This explanation is true for most organic indicators. Litmus is a complex mixture of organic molecules. The molecule responsible for the color change (the chromophore), is 7-hydroxyphenoxazone (image taken from Wikipedia, public domain):
See that $OH$ group at the lower left? That's where the so-called "acidic proton" is. This molecule is actually a weak acid, meaning that in the presence of a strong base, the $OH$ group can lose a proton, which reacts with an hydroxide ion ($OH^-$) to form a water. The 7-hydroxyphenoxazone is now a negatively charged ion: it looks the same except it is missing the $H$ on the $OH$ group, and it leaves behind an electron.
To think about the equation that describes what's going on, pretend that the entire 7-hydroxyphenoxazone molecule is represented by the formula $HLit$, where $H$ is the hydrogen on the $OH$ group and $Lit$ is everything else (this is common procedure: only the hydrogen matters in the acid-base equation). Then the acid-base equation is:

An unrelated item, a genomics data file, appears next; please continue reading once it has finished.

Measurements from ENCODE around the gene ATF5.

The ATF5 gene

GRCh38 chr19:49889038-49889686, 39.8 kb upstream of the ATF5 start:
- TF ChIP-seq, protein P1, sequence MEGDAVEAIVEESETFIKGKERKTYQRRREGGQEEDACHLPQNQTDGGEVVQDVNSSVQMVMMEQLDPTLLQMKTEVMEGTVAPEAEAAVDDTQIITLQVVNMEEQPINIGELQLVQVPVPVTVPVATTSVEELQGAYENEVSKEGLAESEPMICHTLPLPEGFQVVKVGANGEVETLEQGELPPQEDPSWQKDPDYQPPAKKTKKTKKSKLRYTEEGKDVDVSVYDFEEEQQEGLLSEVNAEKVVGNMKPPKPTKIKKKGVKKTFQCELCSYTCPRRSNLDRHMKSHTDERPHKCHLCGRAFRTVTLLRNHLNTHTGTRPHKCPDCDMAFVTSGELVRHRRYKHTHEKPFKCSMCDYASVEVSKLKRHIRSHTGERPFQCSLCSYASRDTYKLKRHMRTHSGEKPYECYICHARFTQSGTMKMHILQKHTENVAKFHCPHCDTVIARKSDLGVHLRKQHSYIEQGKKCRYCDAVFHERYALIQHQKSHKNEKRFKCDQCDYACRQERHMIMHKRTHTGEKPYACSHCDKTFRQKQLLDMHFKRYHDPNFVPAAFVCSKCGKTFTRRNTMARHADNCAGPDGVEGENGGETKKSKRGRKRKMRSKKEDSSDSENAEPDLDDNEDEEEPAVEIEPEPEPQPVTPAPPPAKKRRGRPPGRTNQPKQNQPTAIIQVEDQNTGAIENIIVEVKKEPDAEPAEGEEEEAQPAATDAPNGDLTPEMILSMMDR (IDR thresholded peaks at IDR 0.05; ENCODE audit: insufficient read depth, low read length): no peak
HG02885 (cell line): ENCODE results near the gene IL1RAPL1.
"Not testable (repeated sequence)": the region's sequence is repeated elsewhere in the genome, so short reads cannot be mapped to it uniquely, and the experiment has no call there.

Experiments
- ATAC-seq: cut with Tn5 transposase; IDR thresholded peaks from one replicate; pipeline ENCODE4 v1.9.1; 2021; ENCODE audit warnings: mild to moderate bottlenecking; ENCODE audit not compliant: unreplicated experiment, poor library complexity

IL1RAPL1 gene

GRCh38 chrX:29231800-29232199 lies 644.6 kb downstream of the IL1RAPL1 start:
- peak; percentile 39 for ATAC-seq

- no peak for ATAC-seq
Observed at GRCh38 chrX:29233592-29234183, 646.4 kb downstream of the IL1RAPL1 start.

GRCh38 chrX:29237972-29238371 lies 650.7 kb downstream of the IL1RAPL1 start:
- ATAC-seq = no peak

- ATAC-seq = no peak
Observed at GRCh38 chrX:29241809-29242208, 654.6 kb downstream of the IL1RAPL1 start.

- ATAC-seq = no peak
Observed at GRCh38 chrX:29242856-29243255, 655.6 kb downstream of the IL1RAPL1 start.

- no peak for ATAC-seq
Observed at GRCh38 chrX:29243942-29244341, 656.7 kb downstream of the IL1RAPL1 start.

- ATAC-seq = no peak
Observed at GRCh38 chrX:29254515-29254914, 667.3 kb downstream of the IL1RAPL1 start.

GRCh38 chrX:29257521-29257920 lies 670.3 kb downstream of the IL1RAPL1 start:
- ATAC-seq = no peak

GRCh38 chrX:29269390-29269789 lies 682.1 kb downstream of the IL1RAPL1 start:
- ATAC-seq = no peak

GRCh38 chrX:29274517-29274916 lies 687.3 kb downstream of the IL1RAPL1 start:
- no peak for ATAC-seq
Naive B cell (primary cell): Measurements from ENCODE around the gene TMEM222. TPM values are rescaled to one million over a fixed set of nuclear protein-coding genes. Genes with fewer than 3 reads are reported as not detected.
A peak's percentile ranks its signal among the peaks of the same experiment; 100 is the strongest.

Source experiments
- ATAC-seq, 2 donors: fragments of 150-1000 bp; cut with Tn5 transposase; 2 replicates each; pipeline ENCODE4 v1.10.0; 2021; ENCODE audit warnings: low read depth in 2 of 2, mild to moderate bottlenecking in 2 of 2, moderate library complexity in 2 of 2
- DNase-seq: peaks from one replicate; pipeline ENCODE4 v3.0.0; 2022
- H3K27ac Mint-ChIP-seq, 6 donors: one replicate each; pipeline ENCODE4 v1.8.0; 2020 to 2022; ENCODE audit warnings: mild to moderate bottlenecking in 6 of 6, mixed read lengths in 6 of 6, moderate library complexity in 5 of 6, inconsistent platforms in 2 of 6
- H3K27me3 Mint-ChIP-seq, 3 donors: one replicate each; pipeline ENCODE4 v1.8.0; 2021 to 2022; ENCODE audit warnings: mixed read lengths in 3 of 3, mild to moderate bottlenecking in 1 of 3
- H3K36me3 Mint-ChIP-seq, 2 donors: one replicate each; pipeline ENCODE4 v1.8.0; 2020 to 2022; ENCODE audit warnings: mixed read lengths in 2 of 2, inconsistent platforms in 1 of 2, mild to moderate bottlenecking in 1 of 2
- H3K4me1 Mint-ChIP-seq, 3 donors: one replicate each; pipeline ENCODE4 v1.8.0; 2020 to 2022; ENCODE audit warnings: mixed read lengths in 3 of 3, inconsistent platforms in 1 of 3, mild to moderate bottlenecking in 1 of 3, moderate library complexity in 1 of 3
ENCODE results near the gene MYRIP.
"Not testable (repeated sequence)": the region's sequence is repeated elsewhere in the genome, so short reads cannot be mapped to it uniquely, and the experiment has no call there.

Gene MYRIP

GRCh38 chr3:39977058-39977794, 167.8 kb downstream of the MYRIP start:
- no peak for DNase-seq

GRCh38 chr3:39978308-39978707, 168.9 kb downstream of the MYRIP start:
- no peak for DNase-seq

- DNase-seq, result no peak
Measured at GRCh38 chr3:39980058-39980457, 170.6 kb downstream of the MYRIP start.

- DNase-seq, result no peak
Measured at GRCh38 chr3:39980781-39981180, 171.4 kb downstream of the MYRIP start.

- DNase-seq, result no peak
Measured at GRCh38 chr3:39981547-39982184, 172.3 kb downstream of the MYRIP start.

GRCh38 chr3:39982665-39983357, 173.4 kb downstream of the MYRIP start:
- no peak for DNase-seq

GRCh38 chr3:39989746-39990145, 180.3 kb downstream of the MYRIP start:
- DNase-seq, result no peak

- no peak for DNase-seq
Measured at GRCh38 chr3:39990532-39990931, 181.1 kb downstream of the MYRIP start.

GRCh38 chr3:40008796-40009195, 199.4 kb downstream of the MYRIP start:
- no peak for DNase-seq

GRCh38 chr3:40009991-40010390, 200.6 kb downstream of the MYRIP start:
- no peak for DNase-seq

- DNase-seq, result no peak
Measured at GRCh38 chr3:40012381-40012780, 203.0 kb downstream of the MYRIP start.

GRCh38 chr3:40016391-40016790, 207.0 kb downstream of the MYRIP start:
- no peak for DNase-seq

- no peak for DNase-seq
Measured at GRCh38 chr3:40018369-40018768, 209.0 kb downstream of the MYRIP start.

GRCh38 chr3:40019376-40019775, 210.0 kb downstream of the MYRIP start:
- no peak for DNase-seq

$OH^-+HLit \leftrightarrow H_2O+Lit^-$
As more strong base is added, more hydroxide ion is present, driving the equilibrium to the right and producing more $Lit^-$ ion. And now, the color change: $HLit$ is red, but $Lit^-$ is bue. So the more acidic your solution, the more the equilibrium is to the left and thus there is more $HLit$ than $Lit^-$.
Litmus is pretty good for checking rough acidity or basicity, because its midpoint pH is close to 7 (neutral). Litmus is as red as it gets at a pH of 4.5, and is as blue as it gets at a pH of 8.3, so the midpoint is about 6.4, a bit more acidic than pure water.